Their information banned or censored by both the private and state media, civil society groups have taken advantage of the new or social media. They mobilise people by sending text messages, tweets or Facebook updates. The Swaziland National Association of Teachers (SNAT), for example, used social media to mobilise their members during the three-month long teachers strike. The censored media, especially the newspapers, ran stories that were sourced from Facebook. Though social media is not widely used at the moment, it is undoubtedly gaining pace. In many regards, the new forms of media (text messages, Twitter, Facebook, YouTube, WhatsApp, etc.) have allowed citizens of Swaziland to put into practice their constitutional right to freedom of expression and media freedom.
CONCLUSIONS & PROJECTIONS
To achieve greater freedom of expression, and by association media freedom, Swaziland’s media institutions – MISA-Swaziland, Swaziland Editors’ Forum and Swaziland National Association of Journalists (SNAJ) – must speak in a strong and united voice. This is not to say we all must agree. Rather, the media must first acknowledge and accept that freedom of speech goes both ways: the right to question and the right to be questioned; the right to criticise and the right to be criticised. And also to accept that freedom of speech is for everyone: citizens, business people, parliamentarians, cabinet members, civil society leaders, public servants, journalists – the list goes forever on.
Moreover, it is worth keeping in mind that a tool is only good as the person using it. There is, therefore, an urgent need to equip journalists with professional skills. This way, they will be able to manoeuvre, survive, and prosper in this difficult media environment, an environment that might be likened to a minefield. Training will help them understand and appreciate the parameters of media freedom – underpinned by the notion of the public interest.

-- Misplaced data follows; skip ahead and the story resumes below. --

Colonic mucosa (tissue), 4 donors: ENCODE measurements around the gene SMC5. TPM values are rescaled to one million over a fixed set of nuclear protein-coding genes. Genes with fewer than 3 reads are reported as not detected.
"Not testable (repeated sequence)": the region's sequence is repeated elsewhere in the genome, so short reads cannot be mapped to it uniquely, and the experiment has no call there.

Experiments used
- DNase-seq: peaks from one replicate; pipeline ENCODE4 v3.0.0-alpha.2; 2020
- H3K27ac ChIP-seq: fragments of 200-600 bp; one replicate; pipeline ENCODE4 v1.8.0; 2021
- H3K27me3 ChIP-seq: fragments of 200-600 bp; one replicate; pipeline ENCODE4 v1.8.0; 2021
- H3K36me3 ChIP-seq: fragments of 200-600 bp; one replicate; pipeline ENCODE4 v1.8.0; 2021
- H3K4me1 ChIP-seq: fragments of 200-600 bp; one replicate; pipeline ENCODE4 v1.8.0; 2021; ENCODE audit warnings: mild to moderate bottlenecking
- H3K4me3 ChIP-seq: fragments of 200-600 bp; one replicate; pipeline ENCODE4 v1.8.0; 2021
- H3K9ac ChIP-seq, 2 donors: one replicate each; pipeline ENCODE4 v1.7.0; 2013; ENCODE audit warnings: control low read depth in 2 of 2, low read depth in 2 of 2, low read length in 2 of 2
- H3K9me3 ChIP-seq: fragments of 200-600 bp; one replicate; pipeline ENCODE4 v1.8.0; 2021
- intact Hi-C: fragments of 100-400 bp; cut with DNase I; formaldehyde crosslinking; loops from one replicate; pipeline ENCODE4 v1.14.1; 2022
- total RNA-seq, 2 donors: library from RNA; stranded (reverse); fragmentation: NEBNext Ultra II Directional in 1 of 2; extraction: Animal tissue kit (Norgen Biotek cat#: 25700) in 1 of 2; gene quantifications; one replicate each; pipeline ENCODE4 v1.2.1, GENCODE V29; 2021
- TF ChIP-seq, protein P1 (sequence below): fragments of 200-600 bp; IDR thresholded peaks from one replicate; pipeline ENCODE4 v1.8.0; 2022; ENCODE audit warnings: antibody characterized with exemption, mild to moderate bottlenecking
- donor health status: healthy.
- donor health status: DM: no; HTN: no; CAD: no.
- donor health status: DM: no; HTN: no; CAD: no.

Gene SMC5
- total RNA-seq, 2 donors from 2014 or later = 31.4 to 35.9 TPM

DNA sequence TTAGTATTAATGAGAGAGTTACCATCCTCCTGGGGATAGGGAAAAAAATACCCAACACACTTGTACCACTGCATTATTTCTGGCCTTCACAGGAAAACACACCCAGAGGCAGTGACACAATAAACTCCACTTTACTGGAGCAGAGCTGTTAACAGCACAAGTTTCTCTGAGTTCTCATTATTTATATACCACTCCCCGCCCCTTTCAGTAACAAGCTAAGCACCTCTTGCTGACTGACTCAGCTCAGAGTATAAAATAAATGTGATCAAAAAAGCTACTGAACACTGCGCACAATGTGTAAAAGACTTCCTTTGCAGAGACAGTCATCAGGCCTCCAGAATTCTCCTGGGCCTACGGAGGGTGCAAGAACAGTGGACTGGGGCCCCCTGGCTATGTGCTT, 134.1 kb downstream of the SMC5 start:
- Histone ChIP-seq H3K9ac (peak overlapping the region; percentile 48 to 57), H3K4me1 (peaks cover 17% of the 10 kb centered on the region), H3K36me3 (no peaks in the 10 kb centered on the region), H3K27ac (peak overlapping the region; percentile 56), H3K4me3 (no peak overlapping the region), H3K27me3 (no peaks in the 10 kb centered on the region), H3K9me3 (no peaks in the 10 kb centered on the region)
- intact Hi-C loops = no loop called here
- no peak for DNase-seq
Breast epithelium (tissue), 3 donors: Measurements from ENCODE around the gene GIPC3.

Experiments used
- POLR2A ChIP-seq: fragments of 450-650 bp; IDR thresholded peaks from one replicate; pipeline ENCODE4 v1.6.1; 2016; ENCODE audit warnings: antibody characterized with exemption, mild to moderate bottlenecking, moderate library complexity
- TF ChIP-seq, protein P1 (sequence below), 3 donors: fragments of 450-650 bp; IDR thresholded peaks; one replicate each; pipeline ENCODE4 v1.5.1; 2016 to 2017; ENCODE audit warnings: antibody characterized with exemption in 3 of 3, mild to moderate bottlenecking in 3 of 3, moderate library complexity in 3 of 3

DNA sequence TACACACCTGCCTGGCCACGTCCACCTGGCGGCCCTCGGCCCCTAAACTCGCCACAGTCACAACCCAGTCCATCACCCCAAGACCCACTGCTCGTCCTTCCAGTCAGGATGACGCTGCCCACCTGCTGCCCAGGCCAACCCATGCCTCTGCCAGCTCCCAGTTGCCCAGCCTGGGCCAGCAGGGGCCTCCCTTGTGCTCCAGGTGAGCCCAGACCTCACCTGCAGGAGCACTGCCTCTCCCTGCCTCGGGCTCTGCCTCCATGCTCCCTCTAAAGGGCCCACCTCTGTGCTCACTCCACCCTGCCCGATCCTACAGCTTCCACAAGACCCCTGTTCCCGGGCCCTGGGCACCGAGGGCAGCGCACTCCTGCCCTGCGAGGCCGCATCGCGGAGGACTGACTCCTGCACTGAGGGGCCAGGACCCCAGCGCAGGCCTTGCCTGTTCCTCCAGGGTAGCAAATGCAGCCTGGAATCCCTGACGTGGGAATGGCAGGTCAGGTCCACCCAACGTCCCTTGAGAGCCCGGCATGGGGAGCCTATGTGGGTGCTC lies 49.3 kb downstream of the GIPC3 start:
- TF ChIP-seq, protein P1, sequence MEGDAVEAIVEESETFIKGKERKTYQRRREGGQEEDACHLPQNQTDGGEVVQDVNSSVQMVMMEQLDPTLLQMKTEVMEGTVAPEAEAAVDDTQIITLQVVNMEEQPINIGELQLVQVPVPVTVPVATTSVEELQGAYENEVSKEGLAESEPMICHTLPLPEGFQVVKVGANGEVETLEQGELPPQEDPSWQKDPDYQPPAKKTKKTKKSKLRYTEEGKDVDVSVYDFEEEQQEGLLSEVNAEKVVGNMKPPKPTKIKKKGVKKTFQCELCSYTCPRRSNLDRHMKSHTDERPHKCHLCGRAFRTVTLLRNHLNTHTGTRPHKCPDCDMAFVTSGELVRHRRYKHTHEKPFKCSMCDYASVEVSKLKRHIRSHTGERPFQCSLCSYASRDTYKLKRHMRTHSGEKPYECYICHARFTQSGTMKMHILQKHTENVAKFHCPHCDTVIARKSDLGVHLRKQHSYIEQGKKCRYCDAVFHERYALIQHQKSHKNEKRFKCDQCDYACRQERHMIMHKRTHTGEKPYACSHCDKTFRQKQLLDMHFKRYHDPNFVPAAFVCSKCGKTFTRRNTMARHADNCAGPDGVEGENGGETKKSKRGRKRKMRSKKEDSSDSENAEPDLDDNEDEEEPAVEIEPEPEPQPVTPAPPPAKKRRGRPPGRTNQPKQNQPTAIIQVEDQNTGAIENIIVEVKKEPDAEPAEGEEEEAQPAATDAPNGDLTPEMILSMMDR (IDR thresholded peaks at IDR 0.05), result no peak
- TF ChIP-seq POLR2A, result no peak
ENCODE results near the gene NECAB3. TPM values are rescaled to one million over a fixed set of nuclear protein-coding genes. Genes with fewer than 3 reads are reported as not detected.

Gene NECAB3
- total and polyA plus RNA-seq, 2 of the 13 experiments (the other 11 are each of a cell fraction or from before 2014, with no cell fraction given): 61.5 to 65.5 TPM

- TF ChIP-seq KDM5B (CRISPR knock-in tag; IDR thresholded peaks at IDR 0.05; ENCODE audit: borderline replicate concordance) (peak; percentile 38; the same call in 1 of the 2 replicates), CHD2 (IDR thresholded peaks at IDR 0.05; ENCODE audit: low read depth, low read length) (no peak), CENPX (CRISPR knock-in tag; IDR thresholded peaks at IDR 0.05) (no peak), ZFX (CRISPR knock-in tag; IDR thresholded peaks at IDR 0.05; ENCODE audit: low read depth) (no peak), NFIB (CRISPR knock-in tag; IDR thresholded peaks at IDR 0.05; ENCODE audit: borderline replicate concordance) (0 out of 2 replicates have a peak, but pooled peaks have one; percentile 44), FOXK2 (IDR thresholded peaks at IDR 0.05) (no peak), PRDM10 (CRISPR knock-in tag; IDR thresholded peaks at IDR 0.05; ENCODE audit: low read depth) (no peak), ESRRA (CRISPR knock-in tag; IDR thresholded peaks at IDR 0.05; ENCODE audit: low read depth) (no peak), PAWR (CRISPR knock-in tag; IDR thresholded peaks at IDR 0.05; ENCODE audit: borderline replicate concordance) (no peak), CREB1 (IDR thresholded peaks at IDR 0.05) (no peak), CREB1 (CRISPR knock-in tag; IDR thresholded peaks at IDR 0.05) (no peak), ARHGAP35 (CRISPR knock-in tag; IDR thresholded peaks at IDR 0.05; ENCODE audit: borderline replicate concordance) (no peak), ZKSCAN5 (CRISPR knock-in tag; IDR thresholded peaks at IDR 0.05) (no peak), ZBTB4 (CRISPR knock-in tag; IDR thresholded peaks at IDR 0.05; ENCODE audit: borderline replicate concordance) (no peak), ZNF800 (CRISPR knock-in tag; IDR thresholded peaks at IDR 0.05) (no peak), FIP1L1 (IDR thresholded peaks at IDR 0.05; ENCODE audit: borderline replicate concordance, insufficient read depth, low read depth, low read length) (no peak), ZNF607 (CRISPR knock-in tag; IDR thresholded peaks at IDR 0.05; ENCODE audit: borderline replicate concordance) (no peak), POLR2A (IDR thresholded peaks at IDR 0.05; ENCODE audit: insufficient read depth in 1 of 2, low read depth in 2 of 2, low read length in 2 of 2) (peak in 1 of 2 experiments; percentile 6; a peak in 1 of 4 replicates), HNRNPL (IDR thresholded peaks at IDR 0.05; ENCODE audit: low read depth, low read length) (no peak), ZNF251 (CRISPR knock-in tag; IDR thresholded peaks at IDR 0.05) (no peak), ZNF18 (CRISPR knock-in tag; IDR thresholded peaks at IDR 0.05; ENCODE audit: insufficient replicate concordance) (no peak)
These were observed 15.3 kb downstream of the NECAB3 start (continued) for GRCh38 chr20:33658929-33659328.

Abiding by the Swaziland Journalists Code of Ethics and the Constitution cannot be overemphasised. Yet the continued violation of the code of ethics and the Constitution by the Swazi media is as good as giving ammunition to those who wish to further curtail media freedom. MISA acknowledges the grave conditions that journalists work in, yet there is still a lot to be said for taking personal responsibility. The Swazi media, if it is serious about freedom of speech, must look itself in the mirror while simultaneously demanding more freedom for all citizens.
As a united force – that thrives on healthy and honest debate – the media must steadfastly argue for the repeal of the 32 restrictive media laws. They should do so by lobbying the soon-to-be-elected 2013 parliamentarians. Until journalists themselves argue for meaningful law reform, freedom of expression and media freedom in Swaziland will remain a mirage.
This article is an extract from So This Is Democracy?, the Media Institute of Southern Africa’s annual publication on the state of media in the region.